What Is Experiential Learning?

Experiential Learning Explained

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Experiential learning is the process of acquiring and applying knowledge in a real-world setting. Experiential learning programs emphasize hands-on approaches to honing skills and expertise. These programs might include co-ops, internships, externships, returnships, postgraduate programs, service-learning programs, volunteering, and more.

Learn how experiential education can expand your skill set and help make you a more competitive candidate in the job market.  

Definitions and Examples of Experiential Learning

Experiential learning is a teaching method in which students learn by doing. Instead of learning the principles of new skills solely in a classroom setting, students develop new expertise by practicing in concrete scenarios. 

  • Alternate name: Experiential education

For example, high school chemistry students might head into the lab to make hard candy on their Bunsen burners. An experiment like this teaches how to calculate mass, moles, and formula weights. 

To use an example from the working world, electricians must participate in an apprenticeship that lasts four to five years. This apprenticeship teaches real-world applications of essential skills for the job—skills that would be difficult if not impossible to learn simply by reading about them.

How Do Experiential Learning Programs Work?

Experiential learning programs help students learn skills by applying them in the real world (or a controlled facsimile). Depending on the program, this might mean working as an apprentice alongside a master tradesman or craftsperson, completing an internship under the mentorship of experienced professionals, or performing research under the guidance of a tenured academic. 

According to the Boston University Center for Teaching and Learning, experiential learning should contain four components:

  • Analysis and synthesis
  • Autonomy and independence to make decisions and be accountable for the results
  • Engagement with other students 
  • The chance to learn from mistakes and successes

When we talk about experiential education, we’re most often referring to formal programs such as co-ops, apprenticeships, and internships.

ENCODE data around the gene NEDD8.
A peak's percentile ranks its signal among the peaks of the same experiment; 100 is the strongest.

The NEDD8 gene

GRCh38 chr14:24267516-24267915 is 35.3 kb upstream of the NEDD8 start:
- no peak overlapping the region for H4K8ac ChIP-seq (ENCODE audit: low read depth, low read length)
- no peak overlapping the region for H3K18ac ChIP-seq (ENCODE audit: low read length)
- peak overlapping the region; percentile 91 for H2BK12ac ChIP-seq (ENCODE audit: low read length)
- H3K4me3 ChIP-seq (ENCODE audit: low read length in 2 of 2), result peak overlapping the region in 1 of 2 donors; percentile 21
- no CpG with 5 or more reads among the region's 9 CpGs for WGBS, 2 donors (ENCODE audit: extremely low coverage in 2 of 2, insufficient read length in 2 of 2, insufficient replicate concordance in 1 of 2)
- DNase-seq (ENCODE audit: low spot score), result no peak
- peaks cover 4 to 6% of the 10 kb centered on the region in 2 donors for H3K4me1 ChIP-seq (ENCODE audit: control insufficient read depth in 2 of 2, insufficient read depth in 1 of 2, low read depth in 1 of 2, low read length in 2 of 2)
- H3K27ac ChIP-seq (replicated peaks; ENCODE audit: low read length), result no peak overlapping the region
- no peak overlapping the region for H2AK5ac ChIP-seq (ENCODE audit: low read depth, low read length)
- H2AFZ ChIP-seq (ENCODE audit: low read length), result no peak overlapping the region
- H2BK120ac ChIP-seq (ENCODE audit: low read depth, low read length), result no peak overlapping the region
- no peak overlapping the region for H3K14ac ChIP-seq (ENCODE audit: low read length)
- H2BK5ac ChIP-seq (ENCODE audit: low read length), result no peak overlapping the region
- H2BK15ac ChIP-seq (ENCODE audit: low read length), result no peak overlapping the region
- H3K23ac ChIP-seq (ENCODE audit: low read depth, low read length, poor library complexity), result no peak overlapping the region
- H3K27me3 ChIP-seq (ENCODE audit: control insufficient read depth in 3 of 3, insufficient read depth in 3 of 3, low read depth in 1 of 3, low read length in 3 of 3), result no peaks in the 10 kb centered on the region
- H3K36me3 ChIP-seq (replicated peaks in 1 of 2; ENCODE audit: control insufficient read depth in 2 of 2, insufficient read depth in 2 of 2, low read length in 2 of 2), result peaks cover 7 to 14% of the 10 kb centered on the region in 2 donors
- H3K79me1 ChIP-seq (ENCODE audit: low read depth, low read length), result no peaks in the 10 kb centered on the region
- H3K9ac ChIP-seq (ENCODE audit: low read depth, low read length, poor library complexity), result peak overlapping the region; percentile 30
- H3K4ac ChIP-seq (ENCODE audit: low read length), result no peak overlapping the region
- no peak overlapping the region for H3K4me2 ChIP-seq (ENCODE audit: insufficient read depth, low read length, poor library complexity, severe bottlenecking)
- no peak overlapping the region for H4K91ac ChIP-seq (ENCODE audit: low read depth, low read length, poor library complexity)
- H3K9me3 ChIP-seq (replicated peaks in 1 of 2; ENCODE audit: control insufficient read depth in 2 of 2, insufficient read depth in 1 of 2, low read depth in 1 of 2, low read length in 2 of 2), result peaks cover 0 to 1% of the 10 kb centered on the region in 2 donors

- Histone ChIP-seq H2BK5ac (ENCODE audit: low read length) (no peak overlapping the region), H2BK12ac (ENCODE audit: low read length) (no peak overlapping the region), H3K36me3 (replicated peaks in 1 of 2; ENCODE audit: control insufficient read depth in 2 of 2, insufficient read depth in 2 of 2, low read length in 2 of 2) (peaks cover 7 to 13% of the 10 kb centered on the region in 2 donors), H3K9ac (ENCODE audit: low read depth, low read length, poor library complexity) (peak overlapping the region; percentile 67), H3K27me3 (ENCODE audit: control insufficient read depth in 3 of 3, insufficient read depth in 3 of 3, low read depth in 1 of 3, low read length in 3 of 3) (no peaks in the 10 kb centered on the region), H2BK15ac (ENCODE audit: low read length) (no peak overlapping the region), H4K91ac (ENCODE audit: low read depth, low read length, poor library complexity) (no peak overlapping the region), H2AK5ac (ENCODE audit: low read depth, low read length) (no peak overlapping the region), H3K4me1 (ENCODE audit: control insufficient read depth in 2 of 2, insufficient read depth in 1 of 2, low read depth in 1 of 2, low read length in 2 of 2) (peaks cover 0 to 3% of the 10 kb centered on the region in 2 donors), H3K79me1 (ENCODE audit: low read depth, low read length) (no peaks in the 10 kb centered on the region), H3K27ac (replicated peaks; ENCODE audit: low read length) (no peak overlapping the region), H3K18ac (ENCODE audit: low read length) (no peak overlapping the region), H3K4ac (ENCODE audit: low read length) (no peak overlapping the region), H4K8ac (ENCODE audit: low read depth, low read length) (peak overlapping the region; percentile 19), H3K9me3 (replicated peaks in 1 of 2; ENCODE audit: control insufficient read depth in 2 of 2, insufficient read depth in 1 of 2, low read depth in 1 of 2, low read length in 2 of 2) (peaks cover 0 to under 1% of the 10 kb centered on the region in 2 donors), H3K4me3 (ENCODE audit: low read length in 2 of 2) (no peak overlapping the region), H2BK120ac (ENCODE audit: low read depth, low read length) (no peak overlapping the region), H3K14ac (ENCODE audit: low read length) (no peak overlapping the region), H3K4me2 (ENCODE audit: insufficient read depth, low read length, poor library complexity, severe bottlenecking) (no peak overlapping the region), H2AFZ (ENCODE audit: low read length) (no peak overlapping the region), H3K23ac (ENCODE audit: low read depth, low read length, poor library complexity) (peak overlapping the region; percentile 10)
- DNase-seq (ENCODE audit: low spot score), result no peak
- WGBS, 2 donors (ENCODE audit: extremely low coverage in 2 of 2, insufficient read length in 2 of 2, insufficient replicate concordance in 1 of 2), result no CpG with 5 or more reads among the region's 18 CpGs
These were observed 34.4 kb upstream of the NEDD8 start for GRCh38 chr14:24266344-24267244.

It’s also possible to learn skills outside the classroom in a less structured environment. 

For example, when you ask to shadow an experienced professional or when you engage in an informational interview with someone in your field, you are also engaging in experiential learning. 

Types of Experiential Learning Programs

There are many types of formal experiential learning programs, including: 

  • Apprenticeships: An apprenticeship offers you the chance to learn an occupation from a skilled professional. You can find apprenticeships in jobs ranging from skilled trades to information technology and health care. 
  • Campus employment: Campus jobs provide students with resume-building work experience and skills.
  • Co-ops: A cooperative education experience generally lasts for more than a few months and allows you to get academic credit for work experience at a company in your field.  
  • Internships: An internship is typically of shorter duration than a co-op, lasting perhaps a semester or a season. It also allows you to gain work experience, often for college credit and/or pay. You might also participate in a postgraduate internship, which can sometimes turn into a job.
  • Externships: An externship is similar to job shadowing in that it allows you to see firsthand how things work in your future field. Externships may serve as a first professional experience in a new occupation. They are often set up by colleges and universities.